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Home > Advocacy > Archives > CWLA 2004 Children's Legislative Agenda

 
 

CWLA 2004 Children's Legislative Agenda

Tribal Child Welfare Issues

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Action

  • Pass the Indian and Alaska Native Foster Care and Adoption Services Amendments (S. 331/H.R. 443) to provide direct tribal access to foster care and adoption assistance funding and services to Indian children in tribal areas.

  • Pass the Indian Child Welfare Act Amendments (H.R. 2750) to strengthen the Indian Child Welfare Act of 1978.

History

In 1978, Congress passed the Indian Child Welfare Act (ICWA, P.L. 95-608) to preserve cultural and family ties among Indian children and families and to ensure respect for tribal authority in decisions concerning the placement of Indian children in out-of-home care.

ICWA requires states to identify Indian children and notify the child's parents and tribe of their rights to intervene in a custody proceeding. ICWA also requires certain procedures regarding the use of tribal courts, child custody proceedings, tribal intervention standards, and placement preferences. ICWA also sets out a two-part requirement for states before they remove an Indian child that involves efforts to prevent the breakup of the Indian family and standards for court findings.
Congressional hearings that began in 1974 and led to the passage of ICWA in 1978 focused on child welfare issues of Native American children in out-of-home placement, with particular attention on placing Indian children in non-Indian settings or families. Studies preceding these hearings showed that between 1969 and 1974, 25% - 35% of all Native American children in some states were removed from their homes and placed in foster care or adoptive homes. In some states, Native American children were 13 times more likely to be removed from their families than were non-Indian children. 1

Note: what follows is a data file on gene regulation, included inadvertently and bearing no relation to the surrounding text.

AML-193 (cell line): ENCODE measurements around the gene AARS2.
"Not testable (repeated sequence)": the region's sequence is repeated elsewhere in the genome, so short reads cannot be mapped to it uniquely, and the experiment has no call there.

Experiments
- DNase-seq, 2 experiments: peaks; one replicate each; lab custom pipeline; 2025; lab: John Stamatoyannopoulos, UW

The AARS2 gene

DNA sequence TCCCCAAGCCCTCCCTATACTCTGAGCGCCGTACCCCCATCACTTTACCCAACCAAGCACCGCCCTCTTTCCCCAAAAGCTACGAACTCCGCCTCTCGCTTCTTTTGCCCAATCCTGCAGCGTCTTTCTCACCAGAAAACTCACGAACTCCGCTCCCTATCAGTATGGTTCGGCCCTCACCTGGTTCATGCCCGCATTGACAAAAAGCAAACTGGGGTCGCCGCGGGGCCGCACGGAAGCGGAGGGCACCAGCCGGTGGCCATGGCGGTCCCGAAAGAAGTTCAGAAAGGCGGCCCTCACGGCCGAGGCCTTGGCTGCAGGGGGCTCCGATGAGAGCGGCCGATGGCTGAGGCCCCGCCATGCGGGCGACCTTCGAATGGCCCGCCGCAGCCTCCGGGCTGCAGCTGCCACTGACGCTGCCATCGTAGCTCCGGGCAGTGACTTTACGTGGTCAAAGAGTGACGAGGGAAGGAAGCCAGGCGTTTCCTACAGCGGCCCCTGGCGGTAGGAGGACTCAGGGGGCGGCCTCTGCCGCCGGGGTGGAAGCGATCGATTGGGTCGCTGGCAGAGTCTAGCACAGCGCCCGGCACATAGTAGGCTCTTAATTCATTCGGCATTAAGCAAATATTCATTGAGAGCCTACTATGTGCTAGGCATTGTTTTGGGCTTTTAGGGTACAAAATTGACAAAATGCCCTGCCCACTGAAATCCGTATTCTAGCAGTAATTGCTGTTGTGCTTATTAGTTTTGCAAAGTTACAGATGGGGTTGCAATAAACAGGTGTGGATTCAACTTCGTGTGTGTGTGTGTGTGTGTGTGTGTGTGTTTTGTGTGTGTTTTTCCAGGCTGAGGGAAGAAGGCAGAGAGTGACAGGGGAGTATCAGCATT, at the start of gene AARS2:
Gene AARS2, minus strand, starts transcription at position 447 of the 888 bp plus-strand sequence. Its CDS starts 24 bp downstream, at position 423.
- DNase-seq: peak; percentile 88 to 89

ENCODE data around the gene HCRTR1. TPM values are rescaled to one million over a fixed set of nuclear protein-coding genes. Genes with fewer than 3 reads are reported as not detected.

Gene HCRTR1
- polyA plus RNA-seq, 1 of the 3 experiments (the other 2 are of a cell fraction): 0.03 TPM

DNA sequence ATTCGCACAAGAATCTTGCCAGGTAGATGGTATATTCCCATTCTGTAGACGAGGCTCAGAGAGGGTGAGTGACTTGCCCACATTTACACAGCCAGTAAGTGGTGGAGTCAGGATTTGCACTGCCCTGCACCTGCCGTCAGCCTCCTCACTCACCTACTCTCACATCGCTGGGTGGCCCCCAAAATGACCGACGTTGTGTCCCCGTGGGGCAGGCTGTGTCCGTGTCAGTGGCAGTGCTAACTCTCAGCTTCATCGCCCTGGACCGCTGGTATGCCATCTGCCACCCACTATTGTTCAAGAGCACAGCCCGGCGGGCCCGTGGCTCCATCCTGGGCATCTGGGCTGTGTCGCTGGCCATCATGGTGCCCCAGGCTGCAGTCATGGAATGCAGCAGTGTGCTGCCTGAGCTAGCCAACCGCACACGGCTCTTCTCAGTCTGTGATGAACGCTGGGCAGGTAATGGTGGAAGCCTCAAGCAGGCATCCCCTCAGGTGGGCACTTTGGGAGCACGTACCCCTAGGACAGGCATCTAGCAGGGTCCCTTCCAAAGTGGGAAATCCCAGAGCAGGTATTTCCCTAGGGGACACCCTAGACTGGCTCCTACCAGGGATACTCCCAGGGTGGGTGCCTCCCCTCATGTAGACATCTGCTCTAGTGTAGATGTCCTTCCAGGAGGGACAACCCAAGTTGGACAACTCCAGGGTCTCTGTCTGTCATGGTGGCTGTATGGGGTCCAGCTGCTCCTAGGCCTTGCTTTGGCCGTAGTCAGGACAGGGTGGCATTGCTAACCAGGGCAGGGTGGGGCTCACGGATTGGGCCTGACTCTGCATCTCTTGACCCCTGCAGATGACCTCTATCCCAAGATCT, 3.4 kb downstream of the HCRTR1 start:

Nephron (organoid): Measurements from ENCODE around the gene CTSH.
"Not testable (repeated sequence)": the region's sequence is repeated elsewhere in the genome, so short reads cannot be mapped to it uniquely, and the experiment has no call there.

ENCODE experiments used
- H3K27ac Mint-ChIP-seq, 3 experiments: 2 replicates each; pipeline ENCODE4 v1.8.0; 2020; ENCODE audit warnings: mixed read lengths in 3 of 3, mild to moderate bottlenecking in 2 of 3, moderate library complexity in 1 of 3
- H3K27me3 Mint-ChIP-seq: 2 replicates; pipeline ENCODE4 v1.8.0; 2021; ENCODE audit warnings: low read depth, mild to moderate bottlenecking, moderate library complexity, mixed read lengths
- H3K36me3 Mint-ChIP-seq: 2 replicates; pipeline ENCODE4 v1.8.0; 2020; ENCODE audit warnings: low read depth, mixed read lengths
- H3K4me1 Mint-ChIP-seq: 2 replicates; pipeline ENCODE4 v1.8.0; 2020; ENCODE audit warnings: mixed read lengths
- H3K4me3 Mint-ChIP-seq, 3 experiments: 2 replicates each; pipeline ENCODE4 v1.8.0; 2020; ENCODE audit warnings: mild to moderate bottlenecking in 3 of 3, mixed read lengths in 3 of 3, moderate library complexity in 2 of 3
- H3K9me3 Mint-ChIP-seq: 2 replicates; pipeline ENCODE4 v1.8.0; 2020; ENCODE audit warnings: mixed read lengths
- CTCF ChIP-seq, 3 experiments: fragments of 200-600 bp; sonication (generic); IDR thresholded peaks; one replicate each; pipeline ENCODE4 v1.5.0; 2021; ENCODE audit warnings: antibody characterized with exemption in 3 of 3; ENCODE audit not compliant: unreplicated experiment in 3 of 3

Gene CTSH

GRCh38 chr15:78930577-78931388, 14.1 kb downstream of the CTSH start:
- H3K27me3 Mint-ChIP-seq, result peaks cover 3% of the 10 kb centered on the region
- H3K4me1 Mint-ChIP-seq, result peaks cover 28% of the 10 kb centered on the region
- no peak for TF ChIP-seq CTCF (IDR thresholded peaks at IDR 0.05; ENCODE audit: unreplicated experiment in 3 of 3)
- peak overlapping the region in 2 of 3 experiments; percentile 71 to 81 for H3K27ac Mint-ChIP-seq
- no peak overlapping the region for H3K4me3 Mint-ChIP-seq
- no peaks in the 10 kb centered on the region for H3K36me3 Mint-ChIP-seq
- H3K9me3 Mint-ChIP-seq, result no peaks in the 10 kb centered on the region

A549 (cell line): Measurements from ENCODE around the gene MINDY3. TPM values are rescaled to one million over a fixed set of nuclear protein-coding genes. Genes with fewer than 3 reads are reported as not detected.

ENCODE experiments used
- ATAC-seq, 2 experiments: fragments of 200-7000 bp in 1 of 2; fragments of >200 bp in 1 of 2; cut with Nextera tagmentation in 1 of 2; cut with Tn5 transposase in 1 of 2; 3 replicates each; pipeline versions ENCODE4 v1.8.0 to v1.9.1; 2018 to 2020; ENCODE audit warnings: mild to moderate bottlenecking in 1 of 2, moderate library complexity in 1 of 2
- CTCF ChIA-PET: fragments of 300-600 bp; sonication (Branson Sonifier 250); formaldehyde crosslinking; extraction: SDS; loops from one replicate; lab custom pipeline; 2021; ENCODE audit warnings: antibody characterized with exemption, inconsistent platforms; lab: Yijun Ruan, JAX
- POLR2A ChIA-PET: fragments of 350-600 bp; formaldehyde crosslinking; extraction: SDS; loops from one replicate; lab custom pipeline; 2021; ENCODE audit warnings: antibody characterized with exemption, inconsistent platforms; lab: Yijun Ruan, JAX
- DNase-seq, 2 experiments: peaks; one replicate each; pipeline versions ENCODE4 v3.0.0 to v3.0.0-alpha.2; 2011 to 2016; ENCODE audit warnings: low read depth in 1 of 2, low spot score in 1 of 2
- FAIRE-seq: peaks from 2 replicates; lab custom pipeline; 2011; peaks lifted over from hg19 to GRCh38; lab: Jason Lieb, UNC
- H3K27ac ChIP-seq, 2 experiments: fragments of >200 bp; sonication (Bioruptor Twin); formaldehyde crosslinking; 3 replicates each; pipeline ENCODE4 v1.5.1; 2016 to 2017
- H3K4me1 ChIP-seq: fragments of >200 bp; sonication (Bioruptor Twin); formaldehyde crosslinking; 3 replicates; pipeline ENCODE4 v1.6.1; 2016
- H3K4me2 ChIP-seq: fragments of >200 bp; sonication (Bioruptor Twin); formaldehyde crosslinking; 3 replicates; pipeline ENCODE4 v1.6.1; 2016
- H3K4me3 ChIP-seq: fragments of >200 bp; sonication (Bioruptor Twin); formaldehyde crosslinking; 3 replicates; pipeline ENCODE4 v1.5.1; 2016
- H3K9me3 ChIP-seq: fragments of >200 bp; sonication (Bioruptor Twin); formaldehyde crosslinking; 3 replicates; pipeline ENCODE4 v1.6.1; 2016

Although ICWA established procedures and protections for placing Indian children in out-of-home care, adequate funding to provide these services did not follow. Tribal nations do not have the option of receiving Title IV-E federal foster care and adoption assistance funds directly. In a few instances, some tribes have negotiated agreements with states that allow them to access these funds. As a result, most Native American children placed in out-of-home and adoptive settings through tribal courts are not eligible for federal foster care maintenance or adoption assistance payments.

In 2001, and again in the current congressional session, which began in 2003, legislation has been introduced in the Senate and House of Representatives to allow tribes to apply directly for funding for eligible children in foster care and adoptive homes. The Indian and Alaska Native Foster Care and Adoption Services Amendments of 2003 (S.331/H.R. 443), sponsored by Senator Tom Daschle (D-SD) and Representative David Camp (R-MI), respectively, would allow a federally recognized tribe or consortium of tribes to submit an application to the U.S. Department of Health and Human Services to receive federal funds for foster care and adoption assistance.